O'Connor said on Good Morning America that he did meet with the athletic director who went over the tape with him and explained what he needed to improve in his handling of the situation.

"So you know now what you did was over the line?" Stephanopolous asked.

"Not really," O'Connor responded. "I just feel that I was a coach and I was trying to get my team more competitive. In doing so, I made a mistake."

Stephanopolous asked him to clarify the apparent contradiction.

"The whole thing here is that as it went on, I just felt that it was an accident, that it was unintentional, and I was really sorry that it happened. If that 30 seconds, I could take back, I certainly would. But unfortunately in this world you can't do that. And for that I really apologize."

As the segment wound down, Stephanopolous asked what the two of them wanted to say to each other.

O'Connor turned to Krachuk and said, "Matt, this was an accident. I was just trying to make us a better team that's more competitive and in doing so an accident happened. It was unintentional by me, and I'm really sorry that it happened. If I could take it back I certainly would. But, again, it was an accident and I'm really sorry that it happened."

"What's your response?" Stephanopolous asked Kravchuk.

"To be honest, it's kind of hard to accept your apology because you claim it's justified and you claim you weren't crossing the line. And also, I came to Holy Family to play basketball and now I'm injured, I can't play, and I can't play for you any more just because, as your player I'm supposed to be able to respect you and I don't feel that I can do that anymore," Kravchuk answered.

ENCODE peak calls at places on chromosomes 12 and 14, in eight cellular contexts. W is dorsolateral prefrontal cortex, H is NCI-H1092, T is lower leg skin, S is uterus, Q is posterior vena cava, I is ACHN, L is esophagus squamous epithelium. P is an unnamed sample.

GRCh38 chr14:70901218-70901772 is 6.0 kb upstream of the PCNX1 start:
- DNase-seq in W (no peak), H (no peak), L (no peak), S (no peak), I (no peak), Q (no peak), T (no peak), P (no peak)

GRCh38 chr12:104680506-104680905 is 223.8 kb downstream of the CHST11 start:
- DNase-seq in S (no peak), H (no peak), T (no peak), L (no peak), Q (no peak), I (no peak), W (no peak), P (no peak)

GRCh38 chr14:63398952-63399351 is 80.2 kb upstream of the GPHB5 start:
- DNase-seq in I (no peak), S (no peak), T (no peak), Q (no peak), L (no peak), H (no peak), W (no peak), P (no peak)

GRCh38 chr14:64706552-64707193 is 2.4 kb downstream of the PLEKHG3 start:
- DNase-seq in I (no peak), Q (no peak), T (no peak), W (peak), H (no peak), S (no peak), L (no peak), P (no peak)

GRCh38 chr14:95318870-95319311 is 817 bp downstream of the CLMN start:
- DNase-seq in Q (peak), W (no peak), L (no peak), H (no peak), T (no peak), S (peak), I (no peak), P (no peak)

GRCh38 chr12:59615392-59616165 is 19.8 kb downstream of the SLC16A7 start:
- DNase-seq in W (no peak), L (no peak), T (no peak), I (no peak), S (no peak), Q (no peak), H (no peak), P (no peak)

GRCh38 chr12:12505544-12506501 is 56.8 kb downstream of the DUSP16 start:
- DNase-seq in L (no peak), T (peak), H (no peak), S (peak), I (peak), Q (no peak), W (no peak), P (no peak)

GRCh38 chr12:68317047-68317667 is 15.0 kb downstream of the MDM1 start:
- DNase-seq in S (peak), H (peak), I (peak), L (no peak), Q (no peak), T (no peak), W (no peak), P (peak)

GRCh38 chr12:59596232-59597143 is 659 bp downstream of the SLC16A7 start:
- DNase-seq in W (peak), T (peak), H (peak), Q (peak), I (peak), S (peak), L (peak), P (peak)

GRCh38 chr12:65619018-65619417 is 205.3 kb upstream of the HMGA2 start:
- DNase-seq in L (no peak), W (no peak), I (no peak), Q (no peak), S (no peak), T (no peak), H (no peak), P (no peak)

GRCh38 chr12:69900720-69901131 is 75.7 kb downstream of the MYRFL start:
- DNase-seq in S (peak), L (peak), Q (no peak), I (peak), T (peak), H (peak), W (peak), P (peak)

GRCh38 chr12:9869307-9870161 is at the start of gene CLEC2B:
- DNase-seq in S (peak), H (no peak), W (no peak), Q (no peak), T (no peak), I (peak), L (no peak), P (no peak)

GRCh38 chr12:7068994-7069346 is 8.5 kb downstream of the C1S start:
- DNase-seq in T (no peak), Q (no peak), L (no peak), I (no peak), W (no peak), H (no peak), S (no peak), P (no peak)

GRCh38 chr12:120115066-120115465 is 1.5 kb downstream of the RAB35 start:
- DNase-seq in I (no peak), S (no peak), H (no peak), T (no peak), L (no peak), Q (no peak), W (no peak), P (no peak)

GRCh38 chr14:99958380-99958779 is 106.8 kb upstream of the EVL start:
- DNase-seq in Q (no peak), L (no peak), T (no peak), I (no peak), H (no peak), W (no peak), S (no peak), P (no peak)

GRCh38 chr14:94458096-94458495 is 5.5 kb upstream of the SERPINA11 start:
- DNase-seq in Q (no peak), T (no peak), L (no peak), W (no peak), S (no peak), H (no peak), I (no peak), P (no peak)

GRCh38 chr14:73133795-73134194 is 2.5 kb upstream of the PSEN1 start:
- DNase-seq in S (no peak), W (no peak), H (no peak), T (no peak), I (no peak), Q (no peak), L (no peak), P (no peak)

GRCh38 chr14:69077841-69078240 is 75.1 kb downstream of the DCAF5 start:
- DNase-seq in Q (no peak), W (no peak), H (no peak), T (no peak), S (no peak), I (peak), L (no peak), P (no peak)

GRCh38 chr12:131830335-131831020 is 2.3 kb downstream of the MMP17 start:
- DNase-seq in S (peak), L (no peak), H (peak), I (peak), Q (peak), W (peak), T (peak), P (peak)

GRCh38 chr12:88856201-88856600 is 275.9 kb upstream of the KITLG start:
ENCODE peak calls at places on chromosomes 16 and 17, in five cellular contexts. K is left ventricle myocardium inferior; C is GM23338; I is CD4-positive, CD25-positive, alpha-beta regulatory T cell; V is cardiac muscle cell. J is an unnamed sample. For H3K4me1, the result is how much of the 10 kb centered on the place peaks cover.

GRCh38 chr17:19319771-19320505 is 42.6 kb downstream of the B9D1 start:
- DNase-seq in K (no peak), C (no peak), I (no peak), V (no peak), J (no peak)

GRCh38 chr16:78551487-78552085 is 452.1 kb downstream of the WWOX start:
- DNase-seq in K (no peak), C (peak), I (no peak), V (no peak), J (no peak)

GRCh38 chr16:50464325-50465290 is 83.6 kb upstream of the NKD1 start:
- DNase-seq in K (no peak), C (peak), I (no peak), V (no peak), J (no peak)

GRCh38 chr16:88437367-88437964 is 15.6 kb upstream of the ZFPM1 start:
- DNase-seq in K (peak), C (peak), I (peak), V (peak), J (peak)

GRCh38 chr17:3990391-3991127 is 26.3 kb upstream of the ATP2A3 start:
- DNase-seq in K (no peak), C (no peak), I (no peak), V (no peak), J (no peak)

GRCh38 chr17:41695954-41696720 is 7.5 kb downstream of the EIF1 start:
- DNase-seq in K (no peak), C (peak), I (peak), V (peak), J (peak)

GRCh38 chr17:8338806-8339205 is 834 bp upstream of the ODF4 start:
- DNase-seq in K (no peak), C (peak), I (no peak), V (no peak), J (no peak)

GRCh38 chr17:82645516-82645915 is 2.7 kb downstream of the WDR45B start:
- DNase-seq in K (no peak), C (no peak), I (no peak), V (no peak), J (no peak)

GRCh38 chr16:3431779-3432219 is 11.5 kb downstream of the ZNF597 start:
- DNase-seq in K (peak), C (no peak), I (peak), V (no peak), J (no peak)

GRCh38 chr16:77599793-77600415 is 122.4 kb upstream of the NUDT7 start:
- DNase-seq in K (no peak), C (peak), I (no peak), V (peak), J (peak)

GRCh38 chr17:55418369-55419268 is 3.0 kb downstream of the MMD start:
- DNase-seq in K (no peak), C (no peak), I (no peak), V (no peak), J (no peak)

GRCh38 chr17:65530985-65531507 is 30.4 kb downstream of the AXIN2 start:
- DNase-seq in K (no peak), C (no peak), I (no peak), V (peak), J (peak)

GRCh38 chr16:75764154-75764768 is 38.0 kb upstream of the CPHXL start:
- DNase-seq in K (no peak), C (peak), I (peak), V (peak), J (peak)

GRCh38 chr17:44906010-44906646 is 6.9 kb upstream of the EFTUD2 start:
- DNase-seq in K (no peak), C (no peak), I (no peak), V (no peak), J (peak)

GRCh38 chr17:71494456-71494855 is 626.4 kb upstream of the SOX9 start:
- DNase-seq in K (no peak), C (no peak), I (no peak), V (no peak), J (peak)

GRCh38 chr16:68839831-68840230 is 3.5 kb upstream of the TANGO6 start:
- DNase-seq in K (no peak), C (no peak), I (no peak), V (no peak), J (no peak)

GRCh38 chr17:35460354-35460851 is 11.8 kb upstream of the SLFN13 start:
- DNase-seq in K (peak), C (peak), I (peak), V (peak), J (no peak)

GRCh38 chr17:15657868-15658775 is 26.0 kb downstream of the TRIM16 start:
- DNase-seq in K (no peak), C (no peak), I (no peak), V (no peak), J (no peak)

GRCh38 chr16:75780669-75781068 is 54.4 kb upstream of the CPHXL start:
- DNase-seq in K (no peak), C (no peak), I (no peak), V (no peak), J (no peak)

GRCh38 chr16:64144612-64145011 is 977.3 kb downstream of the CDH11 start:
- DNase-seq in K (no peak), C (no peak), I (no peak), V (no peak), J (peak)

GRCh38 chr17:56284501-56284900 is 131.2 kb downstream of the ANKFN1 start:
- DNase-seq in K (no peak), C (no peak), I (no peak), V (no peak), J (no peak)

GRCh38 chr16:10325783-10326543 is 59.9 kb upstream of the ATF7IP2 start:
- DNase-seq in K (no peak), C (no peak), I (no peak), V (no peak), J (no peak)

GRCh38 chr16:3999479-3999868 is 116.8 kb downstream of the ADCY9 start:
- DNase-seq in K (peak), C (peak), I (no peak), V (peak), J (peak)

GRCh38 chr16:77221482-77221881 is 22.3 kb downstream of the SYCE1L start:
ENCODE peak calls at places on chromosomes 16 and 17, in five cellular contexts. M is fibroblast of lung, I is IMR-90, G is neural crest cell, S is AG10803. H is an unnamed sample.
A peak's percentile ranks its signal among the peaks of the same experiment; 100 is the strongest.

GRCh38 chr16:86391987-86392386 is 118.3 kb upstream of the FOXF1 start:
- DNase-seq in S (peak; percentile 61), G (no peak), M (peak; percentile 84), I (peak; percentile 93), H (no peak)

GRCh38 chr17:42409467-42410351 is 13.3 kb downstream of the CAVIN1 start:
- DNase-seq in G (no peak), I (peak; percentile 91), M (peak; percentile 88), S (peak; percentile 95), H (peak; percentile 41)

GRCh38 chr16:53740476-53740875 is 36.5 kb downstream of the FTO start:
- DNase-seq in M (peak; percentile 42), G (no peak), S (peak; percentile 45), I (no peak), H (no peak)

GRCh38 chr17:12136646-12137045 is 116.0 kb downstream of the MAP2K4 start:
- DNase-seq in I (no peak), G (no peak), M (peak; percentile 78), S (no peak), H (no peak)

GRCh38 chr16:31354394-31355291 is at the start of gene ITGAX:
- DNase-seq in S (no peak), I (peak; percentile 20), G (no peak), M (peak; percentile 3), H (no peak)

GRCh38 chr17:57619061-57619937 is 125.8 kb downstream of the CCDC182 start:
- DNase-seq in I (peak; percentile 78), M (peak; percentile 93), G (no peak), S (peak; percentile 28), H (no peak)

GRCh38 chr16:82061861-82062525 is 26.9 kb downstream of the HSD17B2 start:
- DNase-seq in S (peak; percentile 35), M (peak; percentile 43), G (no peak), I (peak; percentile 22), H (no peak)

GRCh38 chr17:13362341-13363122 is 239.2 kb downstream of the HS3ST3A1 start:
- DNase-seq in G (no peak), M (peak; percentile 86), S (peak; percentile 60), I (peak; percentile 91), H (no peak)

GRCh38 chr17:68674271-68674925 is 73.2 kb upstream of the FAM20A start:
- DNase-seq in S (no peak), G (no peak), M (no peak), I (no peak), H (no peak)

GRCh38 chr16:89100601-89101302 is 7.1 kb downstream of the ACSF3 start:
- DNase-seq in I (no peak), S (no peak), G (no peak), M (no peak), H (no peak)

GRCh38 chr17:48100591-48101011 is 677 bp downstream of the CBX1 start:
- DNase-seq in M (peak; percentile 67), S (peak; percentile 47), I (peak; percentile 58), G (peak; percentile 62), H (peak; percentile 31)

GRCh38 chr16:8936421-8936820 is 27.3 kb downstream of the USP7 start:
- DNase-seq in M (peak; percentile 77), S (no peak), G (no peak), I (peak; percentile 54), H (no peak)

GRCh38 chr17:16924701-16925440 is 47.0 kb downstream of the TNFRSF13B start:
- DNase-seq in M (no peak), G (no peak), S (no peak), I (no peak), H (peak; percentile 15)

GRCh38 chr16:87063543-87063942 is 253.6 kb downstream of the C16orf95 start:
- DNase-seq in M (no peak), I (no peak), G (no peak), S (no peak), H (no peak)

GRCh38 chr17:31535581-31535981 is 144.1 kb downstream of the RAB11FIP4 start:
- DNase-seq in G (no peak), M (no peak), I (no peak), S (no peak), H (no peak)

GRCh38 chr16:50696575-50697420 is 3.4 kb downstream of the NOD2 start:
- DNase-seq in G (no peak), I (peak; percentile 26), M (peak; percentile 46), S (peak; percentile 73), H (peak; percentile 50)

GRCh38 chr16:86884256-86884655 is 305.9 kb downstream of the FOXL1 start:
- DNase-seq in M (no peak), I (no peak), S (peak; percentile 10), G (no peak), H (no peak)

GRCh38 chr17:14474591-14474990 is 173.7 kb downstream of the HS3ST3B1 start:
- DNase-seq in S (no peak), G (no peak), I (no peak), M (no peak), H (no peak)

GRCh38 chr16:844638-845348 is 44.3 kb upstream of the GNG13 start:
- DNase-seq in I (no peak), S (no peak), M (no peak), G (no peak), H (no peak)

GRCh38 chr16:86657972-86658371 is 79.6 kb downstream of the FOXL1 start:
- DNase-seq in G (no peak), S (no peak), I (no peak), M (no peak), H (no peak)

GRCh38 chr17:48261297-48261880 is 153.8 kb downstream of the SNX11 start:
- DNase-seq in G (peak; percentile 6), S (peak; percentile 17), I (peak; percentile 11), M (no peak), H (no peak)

"I thought me and Matt had really kind of bonded through the year because in the beginning of the year he kind of struggled picking some things up, but I was proud because every day when Matt would come in he worked extremely hard and I think as he got along and started to pick up the things I was doing, I was really proud of where he came as a player. And I just feel it unfortunate if I never get the chance to coach him again," O'Connor added at the conclusion of the segment on Good Morning America.

During his interview with Action News Thursday night, O'Connor told reporter Chad Pradelli, "I feel like I've been in a nightmare since it happened, and I'm just not waking up,"